why

Discussion in 'Human Science' started by sculptor, Sep 6, 2020.

  1. billvon Valued Senior Member

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    18,703
    If we kept the same tax brackets we had in 1955 - we sure would. In fact, it would work so well that I'd be more in favor of keeping today's tax brackets up to an income of $300,000 - and then switching to the 1955 tax brackets. (91% over 300,000 a year.)
    A city must provide X units of affordable housing per city, X being based on its population within a certain area near the city. Affordable meaning that someone who makes the minimum livable wage can afford it.
    Sure. But that's different than a living wage. In San Francisco, minimum living wage would be around $21 for a single person. For Jackson, MS it would be around $11.
     
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  3. Seattle Valued Senior Member

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    The point is, no one actually paid those high rates and they wouldn't today either.

    Subsidized government housing. Isn't that how inner cities developed in the first place. It didn't turn out so well.

    So, anyone should be able to live in any city. If I'm a dishwasher I should be able to live in Manhattan or downtown San Francisco? Why would anyone choose to live anywhere else?

    I'd probably pick San Diego (La Jolla) or someplace in Hawaii. Good luck Jackson Mississippi.
     
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  5. billvon Valued Senior Member

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    People pay taxes today even though many think they are high. So the claim "no one will pay high taxes" is patently false.
    I can't tell if you are serious or not. I can live almost anywhere I want to. I don't want to live in either place. Most people are like me; they choose places other than those two.
     
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  7. Seattle Valued Senior Member

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    You're missing my point. In the 50's people didn't pay those high rates. There were so many exceptions that all it did was channel money into those exceptions. The percent of revenue paid in taxes (as a fact) was little different than it is today. The figures are in the 40 percent range in both cases (today and then).

    Regarding where to live. You can live where ever you want but you might chose not to live somewhere if the cost of living was too high. If you are a lower paid worker you shouldn't expect to live anywhere you want.

    Maybe you can buy a house in La Jolla but it's unreasonable to expect a dishwasher to be able to buy a house in La Jolla. It's no different with rentals. No one is going to build apartments given the land prices that a dish washer can afford in every location.

    Also effectively capping everyone's salary at $300,000 because that seems (to you) as enough for anyone's needs has unintended effects. It's not like under such a system most people will now make $300k and therefore most people will be very happy.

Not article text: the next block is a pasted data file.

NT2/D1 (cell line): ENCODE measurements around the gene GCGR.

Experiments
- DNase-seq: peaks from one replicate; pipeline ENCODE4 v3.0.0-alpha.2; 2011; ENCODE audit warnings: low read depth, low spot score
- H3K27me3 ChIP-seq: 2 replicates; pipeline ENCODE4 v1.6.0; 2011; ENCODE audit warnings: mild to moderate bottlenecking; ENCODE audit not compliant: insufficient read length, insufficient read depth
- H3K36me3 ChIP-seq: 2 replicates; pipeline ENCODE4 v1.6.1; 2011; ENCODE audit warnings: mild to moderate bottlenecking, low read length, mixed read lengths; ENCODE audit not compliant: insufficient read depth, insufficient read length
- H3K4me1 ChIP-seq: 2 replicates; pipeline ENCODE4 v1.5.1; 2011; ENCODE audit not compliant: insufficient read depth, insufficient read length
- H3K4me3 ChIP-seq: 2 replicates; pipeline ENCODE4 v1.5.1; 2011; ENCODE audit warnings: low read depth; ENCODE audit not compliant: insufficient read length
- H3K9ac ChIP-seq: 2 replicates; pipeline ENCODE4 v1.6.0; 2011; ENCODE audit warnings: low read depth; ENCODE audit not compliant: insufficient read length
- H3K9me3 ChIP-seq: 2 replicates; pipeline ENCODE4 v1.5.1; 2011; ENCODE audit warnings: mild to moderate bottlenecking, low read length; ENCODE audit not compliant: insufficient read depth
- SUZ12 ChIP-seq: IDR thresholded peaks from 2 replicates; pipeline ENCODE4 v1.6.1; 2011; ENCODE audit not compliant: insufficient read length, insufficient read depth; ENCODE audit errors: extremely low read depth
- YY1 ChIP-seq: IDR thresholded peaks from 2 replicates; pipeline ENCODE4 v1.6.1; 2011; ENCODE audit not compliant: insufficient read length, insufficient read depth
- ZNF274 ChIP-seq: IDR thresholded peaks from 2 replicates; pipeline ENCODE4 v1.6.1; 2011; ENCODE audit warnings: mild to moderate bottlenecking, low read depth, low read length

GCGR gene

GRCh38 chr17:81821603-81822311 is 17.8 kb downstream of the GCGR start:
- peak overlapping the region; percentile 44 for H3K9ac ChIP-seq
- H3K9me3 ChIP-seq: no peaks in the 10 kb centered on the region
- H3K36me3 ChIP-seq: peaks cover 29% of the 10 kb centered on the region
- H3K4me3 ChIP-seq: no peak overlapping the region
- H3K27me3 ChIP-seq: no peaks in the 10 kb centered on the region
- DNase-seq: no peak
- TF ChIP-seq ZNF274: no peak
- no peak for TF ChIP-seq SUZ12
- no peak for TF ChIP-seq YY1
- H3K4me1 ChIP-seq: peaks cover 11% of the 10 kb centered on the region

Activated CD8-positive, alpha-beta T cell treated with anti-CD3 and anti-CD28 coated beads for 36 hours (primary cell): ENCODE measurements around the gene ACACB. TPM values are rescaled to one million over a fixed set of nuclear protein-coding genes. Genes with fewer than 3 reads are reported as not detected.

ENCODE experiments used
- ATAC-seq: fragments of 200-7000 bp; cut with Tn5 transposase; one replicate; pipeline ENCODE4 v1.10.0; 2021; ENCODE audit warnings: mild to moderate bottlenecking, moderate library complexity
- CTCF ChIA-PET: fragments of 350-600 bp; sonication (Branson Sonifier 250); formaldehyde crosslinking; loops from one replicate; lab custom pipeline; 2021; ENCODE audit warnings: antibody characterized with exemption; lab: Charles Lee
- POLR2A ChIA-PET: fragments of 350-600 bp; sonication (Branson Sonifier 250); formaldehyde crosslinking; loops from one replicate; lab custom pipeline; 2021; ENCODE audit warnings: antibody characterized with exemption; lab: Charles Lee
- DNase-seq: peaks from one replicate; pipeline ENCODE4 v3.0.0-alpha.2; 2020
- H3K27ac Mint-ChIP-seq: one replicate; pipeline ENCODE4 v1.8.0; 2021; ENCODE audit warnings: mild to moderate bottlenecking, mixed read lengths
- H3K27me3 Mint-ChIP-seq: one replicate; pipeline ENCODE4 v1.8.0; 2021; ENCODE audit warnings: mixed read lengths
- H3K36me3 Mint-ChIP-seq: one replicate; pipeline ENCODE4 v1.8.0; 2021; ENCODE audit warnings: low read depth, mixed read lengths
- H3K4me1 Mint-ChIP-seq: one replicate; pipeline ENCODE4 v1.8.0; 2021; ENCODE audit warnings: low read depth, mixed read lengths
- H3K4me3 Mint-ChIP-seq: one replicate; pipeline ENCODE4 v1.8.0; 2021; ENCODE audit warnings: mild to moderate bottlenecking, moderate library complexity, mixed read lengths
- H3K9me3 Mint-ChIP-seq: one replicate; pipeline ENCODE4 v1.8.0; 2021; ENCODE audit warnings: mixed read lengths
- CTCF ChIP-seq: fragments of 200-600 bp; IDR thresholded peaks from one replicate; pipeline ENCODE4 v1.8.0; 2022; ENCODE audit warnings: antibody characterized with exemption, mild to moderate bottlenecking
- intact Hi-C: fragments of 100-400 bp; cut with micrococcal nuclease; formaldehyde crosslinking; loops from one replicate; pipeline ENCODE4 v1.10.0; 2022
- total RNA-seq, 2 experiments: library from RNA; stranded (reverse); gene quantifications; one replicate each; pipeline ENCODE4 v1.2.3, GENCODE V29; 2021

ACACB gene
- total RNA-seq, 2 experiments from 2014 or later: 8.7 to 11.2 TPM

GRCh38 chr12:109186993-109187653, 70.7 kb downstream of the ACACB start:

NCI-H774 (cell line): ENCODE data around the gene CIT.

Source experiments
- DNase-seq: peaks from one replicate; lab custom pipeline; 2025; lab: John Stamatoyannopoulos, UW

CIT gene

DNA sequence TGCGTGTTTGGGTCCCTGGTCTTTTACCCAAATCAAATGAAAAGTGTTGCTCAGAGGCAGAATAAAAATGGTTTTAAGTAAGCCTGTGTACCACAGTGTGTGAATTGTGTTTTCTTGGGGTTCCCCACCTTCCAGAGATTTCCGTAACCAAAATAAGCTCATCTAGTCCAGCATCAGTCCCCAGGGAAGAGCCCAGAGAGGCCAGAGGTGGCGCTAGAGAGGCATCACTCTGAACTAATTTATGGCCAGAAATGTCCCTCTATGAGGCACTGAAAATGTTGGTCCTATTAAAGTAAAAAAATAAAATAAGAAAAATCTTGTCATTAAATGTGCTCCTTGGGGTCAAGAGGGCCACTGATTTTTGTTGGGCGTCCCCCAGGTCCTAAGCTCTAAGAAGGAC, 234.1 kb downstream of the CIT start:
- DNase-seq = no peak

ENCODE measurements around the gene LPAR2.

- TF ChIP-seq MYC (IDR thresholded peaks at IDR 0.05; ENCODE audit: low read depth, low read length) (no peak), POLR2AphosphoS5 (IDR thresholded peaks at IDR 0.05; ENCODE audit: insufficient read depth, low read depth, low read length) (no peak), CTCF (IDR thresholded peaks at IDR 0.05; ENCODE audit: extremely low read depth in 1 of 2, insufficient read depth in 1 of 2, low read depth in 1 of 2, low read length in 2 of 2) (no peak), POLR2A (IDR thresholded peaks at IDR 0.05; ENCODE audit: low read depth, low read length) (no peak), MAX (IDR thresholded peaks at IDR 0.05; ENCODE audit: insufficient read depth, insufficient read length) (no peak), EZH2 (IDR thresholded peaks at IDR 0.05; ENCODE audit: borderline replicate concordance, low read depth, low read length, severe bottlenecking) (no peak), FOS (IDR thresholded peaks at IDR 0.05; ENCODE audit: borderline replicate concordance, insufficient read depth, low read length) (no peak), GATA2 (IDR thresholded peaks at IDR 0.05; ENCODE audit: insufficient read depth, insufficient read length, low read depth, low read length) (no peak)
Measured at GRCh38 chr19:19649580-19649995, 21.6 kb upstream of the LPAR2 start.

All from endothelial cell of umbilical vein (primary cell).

It just means that it's hard to reward everyone in a big organization or anyone with rare skills. At a software company,for instance, the programming engineers may make that or close to that, so how do you pay their managers and their bosses and ultimately the CEO?

    Why would anyone start companies that pay people high salaries and then the person who owns the company pretty much makes the same amount? Who would become a surgeon?
     
    Last edited: Sep 24, 2020
  8. billvon Valued Senior Member

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    18,703
    Right. We have closed many of them. If we added that tax bracket, we would absolutely get more money into the treasury, and be able to slow down the unsustainable growth of the debt.
    I don't want people like you dictating where other people should live.
    ?? Right. A living wage does not allow you to buy a house in La Jolla or even rent a place there. It means you can rent an apartment in Santee (a somewhat seedy community 25 minutes away) and work at a Starbucks in La Jolla, and provide the rich people who live there with their coffee.
     
  9. Seattle Valued Senior Member

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    6,321
    But you say the government should provide low cost housing in all cities so it does mean that.

    I (people like me) am not dictating where people can live. The cost of living in an area dictates that. If that isn't the case there is nothing to distinguish a great place from a "seedy" place.

    The claim that the economy was good in the 50's and people were paying 93% tax rates isn't accurate. They weren't paying that (as a fact). If they were the economy of the 50's wouldn't be something that you would be pointing out as great.

    Politics (rightly so in this case) would make sure that "no one" was paying those high rates today as well. The rates were lowered way before the 1980's. Kennedy was the first to lower them and then Reagan.
     
  10. billvon Valued Senior Member

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    18,703
    No, it doesn't, and I gave you an example of how it would explicitly not mean that.
    Of course it's not accurate that people were paying 93% of their income in taxes. That was the marginal tax rate; the tax rate for the highest bracket. You know what that means, right?

    They were paying closer to 70% of their income in taxes total. Today they are paying 28% of their income in taxes total. THAT is what we should fix.

    https://www.nytimes.com/interactive/2019/10/06/opinion/income-tax-rate-wealthy.html

    They were paying more than twice what they are paying now. And the economy was quite healthy.
    Today that is accurate. In the 1950's - not so much.
     

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  11. Seattle Valued Senior Member

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    Yes, of course I know that we are talking about marginal rates. They weren't paying them however.
     
  12. billvon Valued Senior Member

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    They were indeed. Did you look at the article? I even posted the relevant graphic.

    The rich were paying ~70% of their income in taxes. We did fine.
     
  13. parmalee peripatetic artisan Valued Senior Member

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    ???

    Why do you make these ridiculous claims? I mean, sure, some found ways of getting around it and not paying their full share, but most certainly did not. This is well--documented. From the NYT article: